- Q2 comparable sales rise 11%, a jump on 1% in Q1
- H1 revenue rises 5%, operating profit rises 6%
- New CEO plans to double sales of leather goods
- Shares flat
LONDON, Nov 17 (Reuters) - British luxury brand Burberry said quarterly comparable store sales rose 11%, a jump on its prior quarter and beating market forecasts, boosted by increased tourist spending in Europe and the easing of COVID restrictions in China.
The second-quarter performance lifted first-half revenue to 1.35 billion pounds ($1.61 billion), up 5% in constant exchange rates and just ahead of forecasts, while adjusted operating profit rose 6% to 238 million pounds.
Chief Executive Jonathan Akeroyd presented his plan to drive growth alongside the results, including a target to broadly double sales of leather goods, which currently account for 36% of Burberry's total, shoes and women's ready to wear, and grow outerwear by around 50% in the medium term.
Under the creative direction of its new designer Daniel Lee, Burberry would "refocus on Britishness", it said.
"Our focus in this next phase is on growth and acceleration," Akeroyd said, adding that the brand's long-term ambition was to achieve sales of 5 billion pounds.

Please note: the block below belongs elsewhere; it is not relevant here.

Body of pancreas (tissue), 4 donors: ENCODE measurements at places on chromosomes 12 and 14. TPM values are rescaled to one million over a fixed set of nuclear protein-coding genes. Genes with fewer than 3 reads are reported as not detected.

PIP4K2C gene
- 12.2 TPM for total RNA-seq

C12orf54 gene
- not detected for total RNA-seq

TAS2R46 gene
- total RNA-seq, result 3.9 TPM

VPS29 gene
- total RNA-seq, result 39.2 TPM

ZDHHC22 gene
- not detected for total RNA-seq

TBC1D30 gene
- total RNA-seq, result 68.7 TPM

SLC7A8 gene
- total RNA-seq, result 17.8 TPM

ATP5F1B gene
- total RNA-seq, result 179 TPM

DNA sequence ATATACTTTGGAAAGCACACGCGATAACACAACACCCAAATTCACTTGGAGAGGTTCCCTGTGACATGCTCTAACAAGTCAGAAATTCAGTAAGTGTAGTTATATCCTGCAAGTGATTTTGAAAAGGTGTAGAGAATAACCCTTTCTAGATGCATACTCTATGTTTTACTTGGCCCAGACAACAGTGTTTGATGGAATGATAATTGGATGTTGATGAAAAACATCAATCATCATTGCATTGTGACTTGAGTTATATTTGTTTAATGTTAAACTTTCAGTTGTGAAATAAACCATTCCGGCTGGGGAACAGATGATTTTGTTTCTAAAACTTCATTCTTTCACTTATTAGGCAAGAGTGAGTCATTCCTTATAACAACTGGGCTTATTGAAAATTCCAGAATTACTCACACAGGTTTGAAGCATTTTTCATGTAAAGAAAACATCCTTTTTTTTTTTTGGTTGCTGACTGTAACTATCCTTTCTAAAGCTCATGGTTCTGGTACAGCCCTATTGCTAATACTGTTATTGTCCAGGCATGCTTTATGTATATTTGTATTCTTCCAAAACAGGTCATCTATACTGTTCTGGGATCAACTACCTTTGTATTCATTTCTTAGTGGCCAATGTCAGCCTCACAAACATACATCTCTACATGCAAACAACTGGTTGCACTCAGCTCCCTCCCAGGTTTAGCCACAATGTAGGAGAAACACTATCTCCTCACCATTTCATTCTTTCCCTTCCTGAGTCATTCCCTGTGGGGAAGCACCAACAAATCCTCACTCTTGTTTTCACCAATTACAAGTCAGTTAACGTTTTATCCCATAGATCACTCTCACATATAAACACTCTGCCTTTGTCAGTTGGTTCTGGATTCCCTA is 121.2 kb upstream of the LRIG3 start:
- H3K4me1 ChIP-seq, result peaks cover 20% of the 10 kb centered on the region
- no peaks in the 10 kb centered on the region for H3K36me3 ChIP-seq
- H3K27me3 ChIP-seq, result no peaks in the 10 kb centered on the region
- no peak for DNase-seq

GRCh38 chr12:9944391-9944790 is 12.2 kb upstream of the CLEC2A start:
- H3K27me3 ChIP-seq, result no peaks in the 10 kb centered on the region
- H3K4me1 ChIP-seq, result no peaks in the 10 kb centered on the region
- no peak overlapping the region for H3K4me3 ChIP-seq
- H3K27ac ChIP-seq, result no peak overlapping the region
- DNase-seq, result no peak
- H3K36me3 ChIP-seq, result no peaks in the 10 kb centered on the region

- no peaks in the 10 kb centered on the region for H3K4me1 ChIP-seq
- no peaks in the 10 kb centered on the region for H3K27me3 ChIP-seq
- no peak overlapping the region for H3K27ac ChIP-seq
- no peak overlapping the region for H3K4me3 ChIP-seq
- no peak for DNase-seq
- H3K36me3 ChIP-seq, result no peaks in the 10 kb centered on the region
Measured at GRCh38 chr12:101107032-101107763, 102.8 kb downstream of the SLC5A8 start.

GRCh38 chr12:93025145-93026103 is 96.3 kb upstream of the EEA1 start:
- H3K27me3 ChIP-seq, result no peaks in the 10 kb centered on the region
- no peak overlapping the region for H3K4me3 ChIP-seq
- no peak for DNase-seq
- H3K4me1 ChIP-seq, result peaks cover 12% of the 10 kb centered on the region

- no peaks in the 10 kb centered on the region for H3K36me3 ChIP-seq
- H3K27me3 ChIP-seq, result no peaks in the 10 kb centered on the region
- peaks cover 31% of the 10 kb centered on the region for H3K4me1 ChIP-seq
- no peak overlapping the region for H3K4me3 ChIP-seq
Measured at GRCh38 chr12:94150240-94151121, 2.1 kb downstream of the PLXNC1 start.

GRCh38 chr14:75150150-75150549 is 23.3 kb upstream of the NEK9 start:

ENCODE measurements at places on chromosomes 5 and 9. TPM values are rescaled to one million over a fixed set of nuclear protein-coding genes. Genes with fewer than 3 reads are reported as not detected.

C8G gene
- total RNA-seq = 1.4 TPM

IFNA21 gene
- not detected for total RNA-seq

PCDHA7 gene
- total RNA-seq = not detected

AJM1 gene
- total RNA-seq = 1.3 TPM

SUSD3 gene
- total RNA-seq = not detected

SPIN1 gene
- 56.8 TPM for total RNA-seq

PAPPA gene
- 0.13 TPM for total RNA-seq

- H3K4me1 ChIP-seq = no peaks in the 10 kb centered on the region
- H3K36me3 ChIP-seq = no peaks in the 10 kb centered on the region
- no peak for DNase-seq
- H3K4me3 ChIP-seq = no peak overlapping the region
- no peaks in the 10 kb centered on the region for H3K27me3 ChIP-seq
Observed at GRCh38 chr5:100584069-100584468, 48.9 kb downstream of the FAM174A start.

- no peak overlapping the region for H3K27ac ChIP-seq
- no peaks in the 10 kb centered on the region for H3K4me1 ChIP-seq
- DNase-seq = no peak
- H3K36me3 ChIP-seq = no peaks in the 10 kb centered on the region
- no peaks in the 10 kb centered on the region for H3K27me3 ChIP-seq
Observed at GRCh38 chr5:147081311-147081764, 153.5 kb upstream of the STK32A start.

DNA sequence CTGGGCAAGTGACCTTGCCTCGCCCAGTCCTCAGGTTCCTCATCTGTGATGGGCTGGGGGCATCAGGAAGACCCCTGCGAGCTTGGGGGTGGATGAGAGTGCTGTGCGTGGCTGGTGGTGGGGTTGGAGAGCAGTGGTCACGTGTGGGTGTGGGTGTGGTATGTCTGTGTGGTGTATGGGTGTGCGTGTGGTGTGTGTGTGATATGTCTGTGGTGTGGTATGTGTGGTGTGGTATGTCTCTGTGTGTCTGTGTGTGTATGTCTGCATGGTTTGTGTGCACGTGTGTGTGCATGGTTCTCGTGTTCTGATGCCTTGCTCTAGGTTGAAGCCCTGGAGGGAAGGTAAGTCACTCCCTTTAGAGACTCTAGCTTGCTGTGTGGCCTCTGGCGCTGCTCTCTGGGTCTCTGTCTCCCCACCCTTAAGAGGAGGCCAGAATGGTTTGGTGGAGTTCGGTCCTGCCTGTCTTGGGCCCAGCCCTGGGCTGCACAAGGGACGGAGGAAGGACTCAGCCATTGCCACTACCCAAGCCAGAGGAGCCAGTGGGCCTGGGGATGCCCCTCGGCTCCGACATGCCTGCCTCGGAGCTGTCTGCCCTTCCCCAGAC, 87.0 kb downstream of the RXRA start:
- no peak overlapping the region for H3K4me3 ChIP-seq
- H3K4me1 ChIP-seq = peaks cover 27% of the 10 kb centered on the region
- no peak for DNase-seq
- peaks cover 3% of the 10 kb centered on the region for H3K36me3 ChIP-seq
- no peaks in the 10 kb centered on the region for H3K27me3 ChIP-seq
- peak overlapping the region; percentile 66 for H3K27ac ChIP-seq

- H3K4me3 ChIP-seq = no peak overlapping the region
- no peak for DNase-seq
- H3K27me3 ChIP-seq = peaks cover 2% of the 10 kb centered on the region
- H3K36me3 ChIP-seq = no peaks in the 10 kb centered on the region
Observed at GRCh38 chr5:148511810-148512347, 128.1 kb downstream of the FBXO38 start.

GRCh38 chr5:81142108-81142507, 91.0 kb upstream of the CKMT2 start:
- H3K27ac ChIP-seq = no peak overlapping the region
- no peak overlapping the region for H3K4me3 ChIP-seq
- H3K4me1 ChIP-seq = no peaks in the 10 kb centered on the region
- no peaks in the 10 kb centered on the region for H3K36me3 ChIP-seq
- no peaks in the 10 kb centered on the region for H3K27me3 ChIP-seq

Known for its camel, red and black check and trenchcoats, Burberry kept near-term guidance to the end of its 2024 financial year of high-single digit revenue growth and a margin of around 20%.
Finance director Julie Brown said the company aimed to increase sales to 4 billion pounds in the medium term, - three to five years - while broadly retaining its margin target.
She said comparable store sales in mainland China, Burberry's biggest single market, fell 1% in the second quarter after falling 35% in the first, despite some local COVID lockdowns in September.
"In the first quarter we had some of the major cities locked down - Shanghai and Beijing - which impacted trading," she told reporters. "In the second quarter the situation eased considerably."
Europe perform strongly, with sales up 25% in the second quarter, boosted by a rise in tourists from the United States, the Middle East and locations in Asia outside mainland China.
Overseas visitors in destinations like Paris, London and Milan accounted for 40% of business. Prior to the pandemic that figure stood around 60%.
"The big tourists going into EMEIA are essentially Americans and also the Middle Eastern nationalities."
The Chinese tourist was still absent, however, with around 97% of spending by Chinese customers happening in China.
The Americas continued to be a weak spot, with quarterly sales down 3% due to weaker demand for entry level items as well as U.S. customers spending in Europe rather than at home.
($1 = 0.8404 pounds)
Reporting by Paul Sandle and Sarah Young; Editing by Kate Holton and Emelia Sithole-Matarise